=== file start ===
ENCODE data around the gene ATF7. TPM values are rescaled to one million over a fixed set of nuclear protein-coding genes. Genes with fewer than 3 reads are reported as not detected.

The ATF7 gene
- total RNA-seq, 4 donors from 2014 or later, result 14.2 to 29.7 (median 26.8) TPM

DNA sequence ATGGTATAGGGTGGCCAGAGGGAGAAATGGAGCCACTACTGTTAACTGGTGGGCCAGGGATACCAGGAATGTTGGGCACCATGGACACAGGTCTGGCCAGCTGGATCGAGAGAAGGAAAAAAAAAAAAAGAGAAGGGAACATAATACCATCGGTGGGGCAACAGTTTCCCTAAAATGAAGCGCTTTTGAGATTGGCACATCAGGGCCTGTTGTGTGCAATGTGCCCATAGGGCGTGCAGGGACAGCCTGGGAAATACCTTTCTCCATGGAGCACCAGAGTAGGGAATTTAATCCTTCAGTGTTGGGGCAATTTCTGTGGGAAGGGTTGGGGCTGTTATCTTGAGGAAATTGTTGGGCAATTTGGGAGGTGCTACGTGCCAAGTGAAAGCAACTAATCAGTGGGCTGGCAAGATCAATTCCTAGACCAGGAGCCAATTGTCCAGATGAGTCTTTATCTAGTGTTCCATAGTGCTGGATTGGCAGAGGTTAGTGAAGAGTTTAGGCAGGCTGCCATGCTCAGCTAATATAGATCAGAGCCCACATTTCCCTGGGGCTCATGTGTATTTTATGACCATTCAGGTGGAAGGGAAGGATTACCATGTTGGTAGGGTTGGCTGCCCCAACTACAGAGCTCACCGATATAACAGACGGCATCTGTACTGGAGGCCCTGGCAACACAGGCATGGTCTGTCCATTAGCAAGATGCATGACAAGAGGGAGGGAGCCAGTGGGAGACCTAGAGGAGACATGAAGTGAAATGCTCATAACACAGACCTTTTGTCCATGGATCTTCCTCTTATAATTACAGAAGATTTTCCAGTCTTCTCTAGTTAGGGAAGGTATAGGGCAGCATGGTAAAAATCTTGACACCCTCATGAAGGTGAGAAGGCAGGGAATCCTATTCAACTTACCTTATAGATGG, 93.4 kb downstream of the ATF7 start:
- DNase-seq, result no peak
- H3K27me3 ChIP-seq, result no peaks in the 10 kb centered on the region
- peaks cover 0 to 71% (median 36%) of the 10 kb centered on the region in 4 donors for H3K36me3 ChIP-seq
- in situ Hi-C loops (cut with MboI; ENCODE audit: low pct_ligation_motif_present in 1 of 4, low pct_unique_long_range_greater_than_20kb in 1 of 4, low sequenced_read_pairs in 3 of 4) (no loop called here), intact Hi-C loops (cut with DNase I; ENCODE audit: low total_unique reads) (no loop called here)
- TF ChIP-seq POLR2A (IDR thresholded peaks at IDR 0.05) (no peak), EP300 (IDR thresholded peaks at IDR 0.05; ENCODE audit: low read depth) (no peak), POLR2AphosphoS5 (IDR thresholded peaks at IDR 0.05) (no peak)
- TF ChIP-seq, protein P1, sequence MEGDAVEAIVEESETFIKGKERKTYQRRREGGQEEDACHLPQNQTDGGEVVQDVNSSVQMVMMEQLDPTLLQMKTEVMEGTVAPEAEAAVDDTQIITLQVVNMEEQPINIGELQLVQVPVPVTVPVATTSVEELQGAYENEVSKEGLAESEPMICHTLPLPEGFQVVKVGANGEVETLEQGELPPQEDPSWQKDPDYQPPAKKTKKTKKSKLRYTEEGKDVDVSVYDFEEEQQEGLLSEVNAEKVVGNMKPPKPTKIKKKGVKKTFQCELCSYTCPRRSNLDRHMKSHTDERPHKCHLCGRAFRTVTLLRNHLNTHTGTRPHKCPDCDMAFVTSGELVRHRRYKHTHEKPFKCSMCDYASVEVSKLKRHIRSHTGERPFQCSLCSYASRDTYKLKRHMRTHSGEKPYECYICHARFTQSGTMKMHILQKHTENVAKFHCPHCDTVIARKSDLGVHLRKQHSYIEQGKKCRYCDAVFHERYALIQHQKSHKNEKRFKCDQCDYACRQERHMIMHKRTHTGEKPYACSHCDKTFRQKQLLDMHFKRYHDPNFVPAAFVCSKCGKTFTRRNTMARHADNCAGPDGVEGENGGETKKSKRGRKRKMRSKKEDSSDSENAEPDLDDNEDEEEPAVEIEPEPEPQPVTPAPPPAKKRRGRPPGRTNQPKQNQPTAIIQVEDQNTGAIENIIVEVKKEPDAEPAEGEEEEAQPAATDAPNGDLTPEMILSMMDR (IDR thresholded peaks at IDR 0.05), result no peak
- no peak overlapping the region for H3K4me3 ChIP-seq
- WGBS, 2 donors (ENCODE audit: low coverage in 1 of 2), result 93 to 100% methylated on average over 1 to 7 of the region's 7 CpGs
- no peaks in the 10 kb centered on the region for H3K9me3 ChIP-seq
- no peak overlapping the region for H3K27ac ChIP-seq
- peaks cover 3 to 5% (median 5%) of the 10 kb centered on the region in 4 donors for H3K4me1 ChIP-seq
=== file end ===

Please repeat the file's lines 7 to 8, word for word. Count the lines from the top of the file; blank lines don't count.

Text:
- peaks cover 0 to 71% (median 36%) of the 10 kb centered on the region in 4 donors for H3K36me3 ChIP-seq
- in situ Hi-C loops (cut with MboI; ENCODE audit: low pct_ligation_motif_present in 1 of 4, low pct_unique_long_range_greater_than_20kb in 1 of 4, low sequenced_read_pairs in 3 of 4) (no loop called here), intact Hi-C loops (cut with DNase I; ENCODE audit: low total_unique reads) (no loop called here)